## Performing SURDgery

Everyone knows about numbers. How difficult can they be, really?

You start with one, and go up – it’s easy.

Of course, there is zero, and you can go down into the negative numbers. That’s still OK

What about between numbers – fractions and decimals. No problems yet, right?

OK, so what else can happen –Β well we start divding the numbers into types. Natural (counting), Whole (natural and zero), Integers (Whole and negative), Rational (numbers that can be expressed as fractions). You can calculate the fraction of any repeating decimal by a simple process (shown at either of these links: 1,2)

That about does it, right?

Well, no – there are the numbers that can’t be written as a fraction (the ratio of two numbers). These are non repeating, non terminating decimals. Things like the square root of two, which has been calculated to one **trillion **digits with no patterns found.

But it doesn’t matter how far you go, there will **never** be a pattern. We know this, because we can prove it. Here is a page of proofs – they are quite scary, so you might not want to look.

There is a way to actually find the decimal approximation (to any degree of accuracy) by using an algorithm. If you can use this algorithm, you are demonstrating a high level of ability with arithmetic, algebra and mathematical processes. As such anyone who can show me a handworked example of the calculation of the square root of a prime number (must not be the same as anyone in your class!!) of your choice will earn a bonus point.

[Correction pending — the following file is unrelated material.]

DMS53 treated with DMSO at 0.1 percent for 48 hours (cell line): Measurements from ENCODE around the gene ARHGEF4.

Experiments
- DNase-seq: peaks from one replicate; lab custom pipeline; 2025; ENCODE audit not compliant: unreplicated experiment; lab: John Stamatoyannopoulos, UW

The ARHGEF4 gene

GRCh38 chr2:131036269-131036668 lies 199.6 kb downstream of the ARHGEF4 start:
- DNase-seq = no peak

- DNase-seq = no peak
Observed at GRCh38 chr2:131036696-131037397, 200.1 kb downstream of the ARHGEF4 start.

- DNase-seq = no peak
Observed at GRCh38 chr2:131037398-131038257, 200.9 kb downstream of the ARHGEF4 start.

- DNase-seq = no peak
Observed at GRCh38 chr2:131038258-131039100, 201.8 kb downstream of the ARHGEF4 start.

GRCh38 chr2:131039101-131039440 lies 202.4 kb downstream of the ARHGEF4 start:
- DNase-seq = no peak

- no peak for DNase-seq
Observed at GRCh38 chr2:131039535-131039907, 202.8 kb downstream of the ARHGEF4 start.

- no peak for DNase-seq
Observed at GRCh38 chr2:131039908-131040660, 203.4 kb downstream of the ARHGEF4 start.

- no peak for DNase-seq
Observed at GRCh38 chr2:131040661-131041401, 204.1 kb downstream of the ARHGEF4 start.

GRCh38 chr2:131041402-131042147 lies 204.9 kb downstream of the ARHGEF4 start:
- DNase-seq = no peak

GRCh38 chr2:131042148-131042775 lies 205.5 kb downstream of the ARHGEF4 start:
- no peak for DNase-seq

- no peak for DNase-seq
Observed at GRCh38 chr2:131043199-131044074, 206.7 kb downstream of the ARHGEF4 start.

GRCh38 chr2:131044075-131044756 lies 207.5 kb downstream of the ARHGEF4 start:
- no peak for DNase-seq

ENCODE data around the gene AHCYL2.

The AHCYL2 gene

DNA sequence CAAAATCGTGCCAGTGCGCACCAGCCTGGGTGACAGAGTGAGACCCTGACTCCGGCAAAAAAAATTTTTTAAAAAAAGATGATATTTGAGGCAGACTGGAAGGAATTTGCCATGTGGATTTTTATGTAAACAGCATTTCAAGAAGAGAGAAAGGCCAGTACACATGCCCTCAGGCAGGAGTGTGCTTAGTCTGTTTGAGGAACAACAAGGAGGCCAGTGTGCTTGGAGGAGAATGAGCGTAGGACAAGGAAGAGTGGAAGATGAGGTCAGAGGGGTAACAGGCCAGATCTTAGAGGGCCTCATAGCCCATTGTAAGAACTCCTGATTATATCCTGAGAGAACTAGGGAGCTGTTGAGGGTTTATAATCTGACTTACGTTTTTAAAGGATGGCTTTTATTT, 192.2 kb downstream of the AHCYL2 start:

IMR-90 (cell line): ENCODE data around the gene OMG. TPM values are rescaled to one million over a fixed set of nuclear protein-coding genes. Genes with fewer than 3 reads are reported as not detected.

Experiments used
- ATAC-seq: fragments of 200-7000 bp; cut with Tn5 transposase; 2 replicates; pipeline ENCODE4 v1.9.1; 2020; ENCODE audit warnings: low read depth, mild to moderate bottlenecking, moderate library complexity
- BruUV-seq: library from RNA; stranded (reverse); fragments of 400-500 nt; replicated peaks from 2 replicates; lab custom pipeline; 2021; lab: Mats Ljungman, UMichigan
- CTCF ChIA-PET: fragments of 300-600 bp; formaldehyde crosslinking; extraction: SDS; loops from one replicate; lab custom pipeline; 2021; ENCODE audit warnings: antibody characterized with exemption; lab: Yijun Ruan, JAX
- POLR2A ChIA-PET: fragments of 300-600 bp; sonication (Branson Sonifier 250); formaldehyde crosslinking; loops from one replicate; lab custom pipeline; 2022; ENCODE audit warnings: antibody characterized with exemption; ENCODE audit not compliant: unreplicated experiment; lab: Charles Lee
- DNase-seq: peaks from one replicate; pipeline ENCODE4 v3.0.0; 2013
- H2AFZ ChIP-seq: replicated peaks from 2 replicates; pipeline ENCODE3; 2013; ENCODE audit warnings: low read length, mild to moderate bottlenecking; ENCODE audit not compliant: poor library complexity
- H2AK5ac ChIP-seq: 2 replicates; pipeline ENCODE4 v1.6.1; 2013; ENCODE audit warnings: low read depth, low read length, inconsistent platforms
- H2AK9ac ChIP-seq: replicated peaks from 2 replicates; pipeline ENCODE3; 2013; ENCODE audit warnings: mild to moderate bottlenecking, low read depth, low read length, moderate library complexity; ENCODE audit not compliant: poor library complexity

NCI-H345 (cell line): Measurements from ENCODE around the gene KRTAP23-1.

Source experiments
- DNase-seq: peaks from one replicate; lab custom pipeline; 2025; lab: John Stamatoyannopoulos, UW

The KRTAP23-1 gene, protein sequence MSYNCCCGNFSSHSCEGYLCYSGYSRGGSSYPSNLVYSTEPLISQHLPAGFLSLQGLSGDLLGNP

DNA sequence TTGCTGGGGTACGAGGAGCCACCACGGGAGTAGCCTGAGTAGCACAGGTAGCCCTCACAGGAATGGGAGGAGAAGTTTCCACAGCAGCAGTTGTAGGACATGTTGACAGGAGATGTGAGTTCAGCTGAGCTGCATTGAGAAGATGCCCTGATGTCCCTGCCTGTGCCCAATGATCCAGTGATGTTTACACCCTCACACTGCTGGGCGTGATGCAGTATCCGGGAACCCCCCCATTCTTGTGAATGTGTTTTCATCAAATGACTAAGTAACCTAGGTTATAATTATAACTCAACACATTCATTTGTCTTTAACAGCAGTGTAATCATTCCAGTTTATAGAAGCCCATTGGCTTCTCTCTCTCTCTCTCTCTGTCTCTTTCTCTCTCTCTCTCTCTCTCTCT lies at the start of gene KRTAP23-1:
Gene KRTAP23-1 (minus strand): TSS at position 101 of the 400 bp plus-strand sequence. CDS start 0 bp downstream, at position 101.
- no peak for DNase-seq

While all of the above is interesting, you need to learn is the simplification of surds. Fortunately, I’ve already got a lot of information for you at a previous post!

Also you should check out these videos – they will supplement our class instruction and your textbook. Here is the first one:

**Explore posts in the same categories:**Mathematics

February 21, 2011 at 2:48 PM

okay sir, are we meant to show u an example (working out) of an estimation of a surd?

February 22, 2011 at 7:01 PM

Yes – if you want a bonus point.

February 22, 2011 at 8:23 PM

OHH MAAA GODD..okay sir i read how to do the square root algorithm π

this is exactly how i do it but someone managed to put it in a equation lol

now i checked the example i showed u in class for some reason( i have no idea why) but i did a miss-calculation π¦

anyways i learnt the new method i will show u in the next class if thats alright π

February 23, 2011 at 4:08 PM

Hi Sir,

It’s about the bound reference, will it matter if we use a pencil or pen?

February 26, 2011 at 3:56 PM

Pen is better as it doesn’t fade/ rub away.

February 23, 2011 at 7:55 PM

hey sir how do you work out

-β5*2β8/5β10+7

???

February 26, 2011 at 5:46 PM

first do the multiplication

(-β5 X 2β8)

= ———–

(5β10+7)

-2β40

= ——–

5β10 + 7

-4β10

= ——-

5β10 + 7

= – 0.8 + 7

= 6.2

i might be wrong though, unless if i am right.

and yes that sentence totally made sense 0.o π

March 2, 2011 at 5:48 PM

OH MY GOD I AM WORNG!!!! *shoots myself*

March 2, 2011 at 6:00 PM

i will do it again sorry…

(-β5 X 2β8)

= ——-

(5β10+7)

-2β40

= βββ—

5β10 + 7

-4β10

= ββ—-

5β10 + 7

AFTER THIS STEP WE HAVE TO RATIONALISE THE DENOMINATOR (this is where i went wrong)

so we get:

-4β10 5β10-7

=—— X ——

5β10 + 7 5β10-7

-20β100 + 28β10

= —————-

25β100 – 49

-200+28β10

= ———-

250-49

-200+28β10

= ————-

201

we cant simplify anyfurther.. π¦

March 2, 2011 at 7:11 PM

Hi Sir,

I got 6.2 on this question and I think that what Prathamesh did on the first question was the right one. I thought that there was no need to rationalise the denominator since there was no parenthesis enclosing 5β10 + 7. So I was thinking that

-2β40 / 5β10+7 would be written down as:

-2β40

—– + 7

5β10

instead of

-2β40

—— which actually means (-2β40)/(5β10+7)

5β10+7

The first equation would then result to 6.2.

Is that right, Sir?

March 2, 2011 at 8:22 PM